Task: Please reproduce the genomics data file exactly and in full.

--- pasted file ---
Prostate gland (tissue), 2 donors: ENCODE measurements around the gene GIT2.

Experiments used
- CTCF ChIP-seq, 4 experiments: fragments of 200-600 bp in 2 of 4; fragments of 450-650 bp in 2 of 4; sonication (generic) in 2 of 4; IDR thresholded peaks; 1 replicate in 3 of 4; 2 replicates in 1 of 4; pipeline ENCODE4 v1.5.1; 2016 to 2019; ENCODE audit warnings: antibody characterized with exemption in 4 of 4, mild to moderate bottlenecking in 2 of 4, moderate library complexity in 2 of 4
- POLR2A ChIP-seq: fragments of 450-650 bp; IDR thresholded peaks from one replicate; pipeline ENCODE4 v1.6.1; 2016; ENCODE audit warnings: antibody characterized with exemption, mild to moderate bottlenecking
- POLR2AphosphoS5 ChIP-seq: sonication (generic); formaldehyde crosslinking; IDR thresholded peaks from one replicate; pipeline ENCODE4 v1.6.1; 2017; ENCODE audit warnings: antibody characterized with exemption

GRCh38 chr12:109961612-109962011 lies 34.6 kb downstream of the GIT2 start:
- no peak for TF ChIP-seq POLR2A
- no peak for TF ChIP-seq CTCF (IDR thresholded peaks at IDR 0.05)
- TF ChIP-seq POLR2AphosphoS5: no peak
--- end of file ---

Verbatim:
Prostate gland (tissue), 2 donors: ENCODE measurements around the gene GIT2.

Experiments used
- CTCF ChIP-seq, 4 experiments: fragments of 200-600 bp in 2 of 4; fragments of 450-650 bp in 2 of 4; sonication (generic) in 2 of 4; IDR thresholded peaks; 1 replicate in 3 of 4; 2 replicates in 1 of 4; pipeline ENCODE4 v1.5.1; 2016 to 2019; ENCODE audit warnings: antibody characterized with exemption in 4 of 4, mild to moderate bottlenecking in 2 of 4, moderate library complexity in 2 of 4
- POLR2A ChIP-seq: fragments of 450-650 bp; IDR thresholded peaks from one replicate; pipeline ENCODE4 v1.6.1; 2016; ENCODE audit warnings: antibody characterized with exemption, mild to moderate bottlenecking
- POLR2AphosphoS5 ChIP-seq: sonication (generic); formaldehyde crosslinking; IDR thresholded peaks from one replicate; pipeline ENCODE4 v1.6.1; 2017; ENCODE audit warnings: antibody characterized with exemption

GRCh38 chr12:109961612-109962011 lies 34.6 kb downstream of the GIT2 start:
- no peak for TF ChIP-seq POLR2A
- no peak for TF ChIP-seq CTCF (IDR thresholded peaks at IDR 0.05)
- TF ChIP-seq POLR2AphosphoS5: no peak